Keeping Your Eyes on the Road – Overlanding with Vision

By the end of June 2021, the Coronavirus pandemic was wreaking havoc throughout the whole world. With the world seeing a threat, people would no longer focus on health issues such as eyesight. Passion and purpose took on a new form, which is why Anton Poplett set out on a special overlanding expedition throughout South Africa.

Overlanding with Vision

Teaming up with an optometrist (Karl Danneberg), a cameraman (Cam Stuart), his 7-year-old daughter, and his wife, Anton hopped in his Land Rover Defender 110 and stepped into a traveling eye testing expedition. The expedition turned into a lesson for those who want to overland with purpose – with a vision.

Catching Eyesight Issues Early On

It is believed that somewhere around two billion people in the United States have some sort of vision impairment. The issue is that more than half of these problems could have been prevented if people would have caught onto these problems earlier.

The issue is that people in remote regions rarely have access to eye care, whether preventive or corrective. This is why Anton teamed up with Kevin White, a retired U.S. Marine. Together, they put the basis of the Global Vision 2020 kit, which would catch eye problems early on.

The kit starts with a simple eye chart test that follows the eyes. There will be no need for reading or even a common language. It just requires fingers positioned in the right direction: right, left, down, or up. The patterns were applied on the Land Rover, and the tested person had to direct their fingers in a way to resemble the E-like symbol.

If eyesight issues are found, then the tested individual would receive another test to determine their lens. Using a self-diagnostic lens kit, the person would turn a dial and adjust the lens until they can properly see. A color-coded system will afterward be used to find the correct lenses or the eye, placing them within custom eyewear frames.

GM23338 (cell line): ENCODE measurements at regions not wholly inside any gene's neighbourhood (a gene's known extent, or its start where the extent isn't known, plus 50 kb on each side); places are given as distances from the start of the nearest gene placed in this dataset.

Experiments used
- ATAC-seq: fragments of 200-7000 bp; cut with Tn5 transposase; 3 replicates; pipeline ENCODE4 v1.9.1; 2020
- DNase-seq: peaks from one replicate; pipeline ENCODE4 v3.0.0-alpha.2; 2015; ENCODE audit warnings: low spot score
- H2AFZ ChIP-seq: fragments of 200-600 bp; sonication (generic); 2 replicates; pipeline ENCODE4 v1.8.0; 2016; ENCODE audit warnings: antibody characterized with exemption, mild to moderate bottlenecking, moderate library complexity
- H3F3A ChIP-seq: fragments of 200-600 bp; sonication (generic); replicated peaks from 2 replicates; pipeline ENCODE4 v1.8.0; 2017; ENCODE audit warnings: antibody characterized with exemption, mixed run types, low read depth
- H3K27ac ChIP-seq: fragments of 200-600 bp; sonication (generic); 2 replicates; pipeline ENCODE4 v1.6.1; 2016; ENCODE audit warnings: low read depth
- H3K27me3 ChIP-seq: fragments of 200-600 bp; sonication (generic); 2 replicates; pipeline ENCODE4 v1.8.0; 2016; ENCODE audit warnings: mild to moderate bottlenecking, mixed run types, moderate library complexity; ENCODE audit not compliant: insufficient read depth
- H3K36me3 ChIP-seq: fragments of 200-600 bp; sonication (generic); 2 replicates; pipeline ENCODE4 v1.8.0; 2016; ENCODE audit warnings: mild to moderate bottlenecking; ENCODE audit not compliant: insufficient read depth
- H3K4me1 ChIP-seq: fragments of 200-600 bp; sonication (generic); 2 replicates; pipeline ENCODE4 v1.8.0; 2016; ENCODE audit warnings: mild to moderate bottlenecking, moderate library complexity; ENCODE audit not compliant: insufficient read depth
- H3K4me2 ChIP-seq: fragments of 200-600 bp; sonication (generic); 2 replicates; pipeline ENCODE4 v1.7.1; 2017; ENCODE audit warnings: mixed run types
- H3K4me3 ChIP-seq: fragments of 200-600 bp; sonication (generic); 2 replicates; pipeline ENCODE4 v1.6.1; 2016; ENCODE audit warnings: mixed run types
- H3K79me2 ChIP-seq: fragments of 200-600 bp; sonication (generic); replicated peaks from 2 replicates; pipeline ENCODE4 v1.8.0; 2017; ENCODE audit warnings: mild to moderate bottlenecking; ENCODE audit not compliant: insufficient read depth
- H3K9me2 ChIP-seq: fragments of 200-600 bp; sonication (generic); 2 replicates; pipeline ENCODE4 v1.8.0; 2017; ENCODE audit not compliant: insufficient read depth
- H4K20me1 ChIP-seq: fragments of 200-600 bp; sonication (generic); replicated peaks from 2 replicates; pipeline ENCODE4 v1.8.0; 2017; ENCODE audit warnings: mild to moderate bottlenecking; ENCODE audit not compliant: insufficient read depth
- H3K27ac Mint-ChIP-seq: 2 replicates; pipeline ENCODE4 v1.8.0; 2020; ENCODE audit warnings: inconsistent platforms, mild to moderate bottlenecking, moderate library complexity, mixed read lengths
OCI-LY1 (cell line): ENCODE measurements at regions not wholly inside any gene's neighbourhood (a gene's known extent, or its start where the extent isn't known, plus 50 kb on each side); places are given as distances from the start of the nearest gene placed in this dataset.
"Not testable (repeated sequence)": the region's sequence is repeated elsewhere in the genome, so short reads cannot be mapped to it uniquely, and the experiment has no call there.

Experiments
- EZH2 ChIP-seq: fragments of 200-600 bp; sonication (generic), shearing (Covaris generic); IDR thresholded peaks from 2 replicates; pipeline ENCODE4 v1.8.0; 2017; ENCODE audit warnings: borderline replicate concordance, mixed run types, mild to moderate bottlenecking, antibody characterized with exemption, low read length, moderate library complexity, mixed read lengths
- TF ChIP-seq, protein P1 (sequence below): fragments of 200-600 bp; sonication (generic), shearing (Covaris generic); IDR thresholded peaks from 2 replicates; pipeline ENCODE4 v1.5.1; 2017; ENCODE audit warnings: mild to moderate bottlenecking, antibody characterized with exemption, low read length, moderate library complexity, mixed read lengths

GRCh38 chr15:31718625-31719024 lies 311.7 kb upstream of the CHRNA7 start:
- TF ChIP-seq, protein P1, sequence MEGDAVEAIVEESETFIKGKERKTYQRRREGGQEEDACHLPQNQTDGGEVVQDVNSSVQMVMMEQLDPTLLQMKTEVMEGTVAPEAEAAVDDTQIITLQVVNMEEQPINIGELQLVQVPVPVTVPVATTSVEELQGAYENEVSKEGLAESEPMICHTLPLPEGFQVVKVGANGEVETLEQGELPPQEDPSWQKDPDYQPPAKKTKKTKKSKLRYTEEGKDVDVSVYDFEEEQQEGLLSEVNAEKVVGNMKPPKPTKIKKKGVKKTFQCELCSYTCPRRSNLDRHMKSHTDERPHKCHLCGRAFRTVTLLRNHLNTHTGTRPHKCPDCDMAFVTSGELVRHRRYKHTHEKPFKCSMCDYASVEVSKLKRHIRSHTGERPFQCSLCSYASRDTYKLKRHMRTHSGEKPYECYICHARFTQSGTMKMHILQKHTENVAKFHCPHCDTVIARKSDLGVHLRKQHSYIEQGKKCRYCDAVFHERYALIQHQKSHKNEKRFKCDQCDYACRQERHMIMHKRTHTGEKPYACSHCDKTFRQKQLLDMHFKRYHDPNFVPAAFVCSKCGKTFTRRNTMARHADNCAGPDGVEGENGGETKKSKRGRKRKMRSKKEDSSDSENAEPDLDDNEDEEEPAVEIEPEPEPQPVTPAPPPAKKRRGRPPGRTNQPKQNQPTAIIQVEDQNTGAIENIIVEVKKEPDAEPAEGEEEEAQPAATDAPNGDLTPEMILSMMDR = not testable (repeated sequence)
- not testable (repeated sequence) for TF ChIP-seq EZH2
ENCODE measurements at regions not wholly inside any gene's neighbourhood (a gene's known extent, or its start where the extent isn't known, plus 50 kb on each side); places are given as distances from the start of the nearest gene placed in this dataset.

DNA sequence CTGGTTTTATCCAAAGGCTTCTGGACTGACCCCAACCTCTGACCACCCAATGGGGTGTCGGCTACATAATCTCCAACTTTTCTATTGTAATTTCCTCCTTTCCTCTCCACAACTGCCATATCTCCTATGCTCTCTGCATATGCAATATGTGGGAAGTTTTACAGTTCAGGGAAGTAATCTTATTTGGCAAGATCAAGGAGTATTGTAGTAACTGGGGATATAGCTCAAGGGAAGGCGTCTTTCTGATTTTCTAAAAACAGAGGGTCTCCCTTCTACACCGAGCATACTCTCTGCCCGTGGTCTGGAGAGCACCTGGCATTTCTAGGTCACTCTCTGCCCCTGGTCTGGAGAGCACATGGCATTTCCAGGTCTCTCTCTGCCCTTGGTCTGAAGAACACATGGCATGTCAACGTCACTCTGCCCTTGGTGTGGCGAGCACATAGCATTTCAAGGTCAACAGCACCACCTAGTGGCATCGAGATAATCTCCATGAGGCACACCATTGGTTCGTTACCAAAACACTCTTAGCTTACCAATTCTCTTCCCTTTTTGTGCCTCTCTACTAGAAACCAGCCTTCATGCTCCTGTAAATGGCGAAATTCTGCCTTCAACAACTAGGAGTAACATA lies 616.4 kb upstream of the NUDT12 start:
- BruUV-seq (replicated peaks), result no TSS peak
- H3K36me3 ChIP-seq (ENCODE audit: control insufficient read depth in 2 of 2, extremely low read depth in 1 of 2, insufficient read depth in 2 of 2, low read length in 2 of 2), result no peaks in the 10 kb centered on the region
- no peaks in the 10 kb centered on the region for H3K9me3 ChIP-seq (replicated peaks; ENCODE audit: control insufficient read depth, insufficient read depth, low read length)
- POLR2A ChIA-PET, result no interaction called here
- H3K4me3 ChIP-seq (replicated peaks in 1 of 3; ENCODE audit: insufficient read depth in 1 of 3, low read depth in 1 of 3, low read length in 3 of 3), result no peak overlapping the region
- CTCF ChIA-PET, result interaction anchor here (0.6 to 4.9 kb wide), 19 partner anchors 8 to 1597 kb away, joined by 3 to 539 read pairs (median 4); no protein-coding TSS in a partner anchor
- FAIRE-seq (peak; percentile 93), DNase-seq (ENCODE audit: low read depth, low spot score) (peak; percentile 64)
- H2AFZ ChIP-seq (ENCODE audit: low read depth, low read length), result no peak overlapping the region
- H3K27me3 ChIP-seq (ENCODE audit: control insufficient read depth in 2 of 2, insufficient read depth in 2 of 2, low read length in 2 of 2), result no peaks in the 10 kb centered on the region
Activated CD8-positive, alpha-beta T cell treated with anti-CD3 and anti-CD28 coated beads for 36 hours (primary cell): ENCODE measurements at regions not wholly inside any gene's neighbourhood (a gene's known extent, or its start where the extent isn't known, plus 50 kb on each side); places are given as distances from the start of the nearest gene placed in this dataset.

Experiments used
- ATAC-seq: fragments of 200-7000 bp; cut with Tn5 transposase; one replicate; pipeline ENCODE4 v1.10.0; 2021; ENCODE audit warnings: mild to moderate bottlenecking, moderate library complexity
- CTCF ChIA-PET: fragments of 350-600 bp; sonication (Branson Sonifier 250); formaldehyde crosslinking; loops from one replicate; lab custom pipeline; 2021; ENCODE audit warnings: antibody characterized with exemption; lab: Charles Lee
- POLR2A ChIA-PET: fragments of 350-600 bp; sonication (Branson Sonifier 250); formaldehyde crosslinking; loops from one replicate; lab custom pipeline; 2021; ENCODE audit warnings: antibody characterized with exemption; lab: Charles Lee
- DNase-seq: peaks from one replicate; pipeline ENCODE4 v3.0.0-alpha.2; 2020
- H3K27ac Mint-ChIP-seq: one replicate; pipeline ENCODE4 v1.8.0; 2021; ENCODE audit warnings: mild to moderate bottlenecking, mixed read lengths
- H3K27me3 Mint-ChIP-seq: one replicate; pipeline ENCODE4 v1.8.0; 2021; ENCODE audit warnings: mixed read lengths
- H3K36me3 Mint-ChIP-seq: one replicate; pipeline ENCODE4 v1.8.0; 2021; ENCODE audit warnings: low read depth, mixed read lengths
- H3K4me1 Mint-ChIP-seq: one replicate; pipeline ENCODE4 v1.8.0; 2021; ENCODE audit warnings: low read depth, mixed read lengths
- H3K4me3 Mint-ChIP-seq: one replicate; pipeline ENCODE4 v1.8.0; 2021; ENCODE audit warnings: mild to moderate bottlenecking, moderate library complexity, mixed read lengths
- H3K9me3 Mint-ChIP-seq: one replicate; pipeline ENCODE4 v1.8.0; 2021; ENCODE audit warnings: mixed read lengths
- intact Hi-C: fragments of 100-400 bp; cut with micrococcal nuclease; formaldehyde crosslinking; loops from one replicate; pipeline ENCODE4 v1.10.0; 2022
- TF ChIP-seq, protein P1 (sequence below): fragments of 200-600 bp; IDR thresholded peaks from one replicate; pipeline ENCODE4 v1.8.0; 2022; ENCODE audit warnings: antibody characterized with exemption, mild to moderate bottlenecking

Prepare for Natural Threats

During this type of overlanding trip, people must expect that roadblocks would be common. Overlanding through South Africa with their eye project and Global Vision kit, Anton expected to see lots of large animals, such as giraffes and elephants.

While Anton went on his eye testing journey, he traveled routes between multiple schools, a particular circuit being between 6 schools in Borbirwa. The area does not have any tourist facilities, so the team had to do their best to protect against natural threats: elephants, lions, and elephants.

Mixed with the bad reception and the bad roads, Anton’s team needed to make sure they had the right camping gear with them. Anton spent around 3 years ensuring they had secure camping quarters. A sturdy vehicle was also necessary – one that would resist going over the rough terrains of South Africa. Vision lights were essential as well, especially since they expected to go through rocky terrains in late hours.

Screening the Children Is Important

The Global Vision kit would test the adults at the school as well, providing glasses where it was needed, but the main focus was to test the children. Most eyesight problems start during childhood, and unless they are corrected in time they can lead to bad eyesight in adults.

The focus was on the screening of children between 10 and 14 years of age. On average, this is a critical stage where eye problems become more noticeable. Many children were quite apprehensive about the eye testing, especially the younger ones who were not familiar with Anton’s team.

This is why they teamed up with the local Children of Wilderness Eco Mentors, which they trained to use the Global Vision kit. These people would be the caregivers or teachers for these children, so the little ones would already have a fair level of trust in them.

Expect Dust and Dung

They were overlanding through South Africa, not Disneyland. So, they expected a lot of dust and dung while driving through these areas. In order to get to the schools they put on their trail, Anton and his team would have to rely heavily on their 4×4 equipment and skills.

In South Africa, roads are rough and deep – and often not at all pretty. They expected animal roadblocks passing through, such as an elephant passing in front of the car, or two giraffes inconveniently fighting for supremacy in the middle of the road. Aside from road blockage, these circumstances lead to other more inconveniences – i.e., dust and dung.

The secret to making this type of trip a pleasant one was to find joy in places that you would normally not expect. The smell of the bushes, the campfire, the rustling of the trees, or the chance to improve someone’s life – each member of Anton’s crew found something to cling onto.

The Bottom Line

If you are overlanding, you might as well overland with a purpose. Anton did just that, and while enjoying an overlanding journey in the wilderness, he also helped detect eye problems in communities that had no reach to this type of care.

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